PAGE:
One final note: the covers on our (as in: Longman’s) AQA GCSE Maths Student Books this year were inspired by spirals.  A spiral galaxy on our Foundation sets book, a spiral staircase on our Higher sets book, and a chameleon’s tail on our Middle sets book (someone must’ve been wondering what this image was?) –

Latest Prize Draw Winners!

November 11, 2010 Leave a comment

Congratulations to five lucky teacher-subscribers to this blog who’ve won in the October prize draw. Amazon vouchers for £20 each are on the way to five teachers in a swathe from Wales across the Midlands.

Well worth subscribing!

To subscribe, you just need to enter your school email address in the box, top right of the screen.  Subscription is free, and you will receive each of our posts by email: 2-4 per week during term time, 1-2 per week during the holidays.  You will not receive any spam, and we will not share your details with any 3rd parties.

20-10-2010… Anyone noticed the date today?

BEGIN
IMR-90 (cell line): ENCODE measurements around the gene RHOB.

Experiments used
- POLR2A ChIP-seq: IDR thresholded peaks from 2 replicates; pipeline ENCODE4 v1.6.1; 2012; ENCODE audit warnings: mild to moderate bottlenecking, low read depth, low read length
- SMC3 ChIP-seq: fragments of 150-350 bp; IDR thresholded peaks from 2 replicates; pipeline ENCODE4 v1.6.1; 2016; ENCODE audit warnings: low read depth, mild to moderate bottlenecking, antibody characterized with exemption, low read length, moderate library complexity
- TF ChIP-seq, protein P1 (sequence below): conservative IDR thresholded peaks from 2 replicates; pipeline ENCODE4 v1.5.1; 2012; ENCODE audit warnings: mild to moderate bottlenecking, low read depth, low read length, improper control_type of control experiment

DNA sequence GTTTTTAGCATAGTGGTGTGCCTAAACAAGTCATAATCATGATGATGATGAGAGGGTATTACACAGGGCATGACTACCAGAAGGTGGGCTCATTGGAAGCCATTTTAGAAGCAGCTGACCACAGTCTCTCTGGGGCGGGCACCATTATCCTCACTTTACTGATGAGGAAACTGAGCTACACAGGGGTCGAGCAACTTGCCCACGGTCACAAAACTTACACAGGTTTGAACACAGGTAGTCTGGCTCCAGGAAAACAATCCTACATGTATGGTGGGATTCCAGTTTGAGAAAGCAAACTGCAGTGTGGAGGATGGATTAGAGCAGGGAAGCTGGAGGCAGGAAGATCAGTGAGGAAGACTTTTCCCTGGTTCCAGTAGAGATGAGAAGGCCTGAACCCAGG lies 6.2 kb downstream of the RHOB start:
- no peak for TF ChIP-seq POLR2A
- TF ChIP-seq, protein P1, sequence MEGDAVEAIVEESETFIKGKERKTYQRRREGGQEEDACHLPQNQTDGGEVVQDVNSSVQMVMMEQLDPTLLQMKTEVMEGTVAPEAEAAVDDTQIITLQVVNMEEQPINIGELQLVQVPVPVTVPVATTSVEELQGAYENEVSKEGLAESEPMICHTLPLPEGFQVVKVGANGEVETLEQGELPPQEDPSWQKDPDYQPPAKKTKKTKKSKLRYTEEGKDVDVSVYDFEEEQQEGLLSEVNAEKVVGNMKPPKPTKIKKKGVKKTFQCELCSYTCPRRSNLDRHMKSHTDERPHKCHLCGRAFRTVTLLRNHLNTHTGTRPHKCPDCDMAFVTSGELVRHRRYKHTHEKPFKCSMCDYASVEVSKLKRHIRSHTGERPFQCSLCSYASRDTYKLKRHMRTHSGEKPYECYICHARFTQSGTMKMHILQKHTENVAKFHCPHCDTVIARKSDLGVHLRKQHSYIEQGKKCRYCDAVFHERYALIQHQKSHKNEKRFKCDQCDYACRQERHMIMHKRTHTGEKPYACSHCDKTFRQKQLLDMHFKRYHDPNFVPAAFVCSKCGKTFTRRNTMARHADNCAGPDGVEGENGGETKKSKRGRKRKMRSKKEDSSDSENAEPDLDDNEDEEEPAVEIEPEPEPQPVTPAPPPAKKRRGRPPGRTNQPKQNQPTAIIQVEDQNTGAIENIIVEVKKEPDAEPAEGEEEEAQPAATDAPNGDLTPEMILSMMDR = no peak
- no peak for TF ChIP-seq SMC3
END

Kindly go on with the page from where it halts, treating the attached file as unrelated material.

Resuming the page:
October 20, 2010 Leave a comment

Another memorable date today.  We blogged earlier in the year about the palindrome on 1st February (01-02 -2010), so we thought we’d highlight today as well.  Congrats to anyone who’s Birthday/wedding/job interview falls today!

We’ll get another one of these next year (20th November, 2011) and again the year after.  And then that’ll be our lot.

Click here for some mathematical palindromes.

More winners for AQA GCSE Maths!

September 3, 2010 Leave a comment

All teacher-subscribers to this blog are entered in a monthly prize draw. August’s £20 Amazon vouchers have gone to 5 lucky teachers from across the country – we’re delighted that AQA interest continues to be widespread. And our Longman AQA GCSE Maths resources are proving very popular too!

To subscribe, you just need to enter your school email address in the box, top right of the screen.  Subscription is free, and you will receive each of our posts by email: 2-4 per week during term time, 1-2 per week during the holidays.  You will not receive any spam, and we will not share your details with any 3rd parties.

A new school year, a new qualification… Last chance to receive FREE Functional Maths Student Book!

August 25, 2010 1 comment

Our offer closes next Tuesday, 31st August.

Enter your school email address in the box top right of your screen, and you will receive a FREE AQA Functional Maths Student Book! 

Existing subscribers can claim their free copy by leaving a message below this post (which we won’t publish, unless you want us to).